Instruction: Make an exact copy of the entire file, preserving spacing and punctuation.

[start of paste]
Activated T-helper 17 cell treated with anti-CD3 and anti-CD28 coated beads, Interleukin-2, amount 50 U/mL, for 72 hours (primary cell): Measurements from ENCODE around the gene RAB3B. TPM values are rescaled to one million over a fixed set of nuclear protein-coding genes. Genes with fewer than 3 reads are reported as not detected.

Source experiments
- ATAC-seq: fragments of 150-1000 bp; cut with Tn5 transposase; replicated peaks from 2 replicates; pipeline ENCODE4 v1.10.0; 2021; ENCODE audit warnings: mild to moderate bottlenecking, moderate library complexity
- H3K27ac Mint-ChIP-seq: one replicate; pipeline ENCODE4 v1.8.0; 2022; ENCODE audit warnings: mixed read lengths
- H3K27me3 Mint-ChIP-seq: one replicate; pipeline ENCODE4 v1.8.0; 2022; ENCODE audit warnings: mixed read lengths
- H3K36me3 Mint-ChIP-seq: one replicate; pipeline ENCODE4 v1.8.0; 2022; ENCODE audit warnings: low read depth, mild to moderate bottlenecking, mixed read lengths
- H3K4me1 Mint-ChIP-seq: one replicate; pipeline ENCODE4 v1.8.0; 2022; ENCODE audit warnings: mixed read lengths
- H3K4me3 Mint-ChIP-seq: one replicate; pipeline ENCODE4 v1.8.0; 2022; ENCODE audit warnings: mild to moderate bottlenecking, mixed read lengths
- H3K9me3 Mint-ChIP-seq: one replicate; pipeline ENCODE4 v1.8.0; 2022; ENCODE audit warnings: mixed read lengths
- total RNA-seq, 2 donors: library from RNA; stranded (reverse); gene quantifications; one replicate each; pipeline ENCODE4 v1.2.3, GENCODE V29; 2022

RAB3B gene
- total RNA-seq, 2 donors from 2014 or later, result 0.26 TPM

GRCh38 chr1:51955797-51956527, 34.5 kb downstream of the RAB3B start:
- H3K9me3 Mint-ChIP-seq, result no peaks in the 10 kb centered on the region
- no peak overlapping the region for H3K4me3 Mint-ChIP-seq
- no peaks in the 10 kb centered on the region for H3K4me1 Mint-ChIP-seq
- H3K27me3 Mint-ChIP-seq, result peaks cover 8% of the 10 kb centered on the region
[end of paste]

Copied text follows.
Activated T-helper 17 cell treated with anti-CD3 and anti-CD28 coated beads, Interleukin-2, amount 50 U/mL, for 72 hours (primary cell): Measurements from ENCODE around the gene RAB3B. TPM values are rescaled to one million over a fixed set of nuclear protein-coding genes. Genes with fewer than 3 reads are reported as not detected.

Source experiments
- ATAC-seq: fragments of 150-1000 bp; cut with Tn5 transposase; replicated peaks from 2 replicates; pipeline ENCODE4 v1.10.0; 2021; ENCODE audit warnings: mild to moderate bottlenecking, moderate library complexity
- H3K27ac Mint-ChIP-seq: one replicate; pipeline ENCODE4 v1.8.0; 2022; ENCODE audit warnings: mixed read lengths
- H3K27me3 Mint-ChIP-seq: one replicate; pipeline ENCODE4 v1.8.0; 2022; ENCODE audit warnings: mixed read lengths
- H3K36me3 Mint-ChIP-seq: one replicate; pipeline ENCODE4 v1.8.0; 2022; ENCODE audit warnings: low read depth, mild to moderate bottlenecking, mixed read lengths
- H3K4me1 Mint-ChIP-seq: one replicate; pipeline ENCODE4 v1.8.0; 2022; ENCODE audit warnings: mixed read lengths
- H3K4me3 Mint-ChIP-seq: one replicate; pipeline ENCODE4 v1.8.0; 2022; ENCODE audit warnings: mild to moderate bottlenecking, mixed read lengths
- H3K9me3 Mint-ChIP-seq: one replicate; pipeline ENCODE4 v1.8.0; 2022; ENCODE audit warnings: mixed read lengths
- total RNA-seq, 2 donors: library from RNA; stranded (reverse); gene quantifications; one replicate each; pipeline ENCODE4 v1.2.3, GENCODE V29; 2022

RAB3B gene
- total RNA-seq, 2 donors from 2014 or later, result 0.26 TPM

GRCh38 chr1:51955797-51956527, 34.5 kb downstream of the RAB3B start:
- H3K9me3 Mint-ChIP-seq, result no peaks in the 10 kb centered on the region
- no peak overlapping the region for H3K4me3 Mint-ChIP-seq
- no peaks in the 10 kb centered on the region for H3K4me1 Mint-ChIP-seq
- H3K27me3 Mint-ChIP-seq, result peaks cover 8% of the 10 kb centered on the region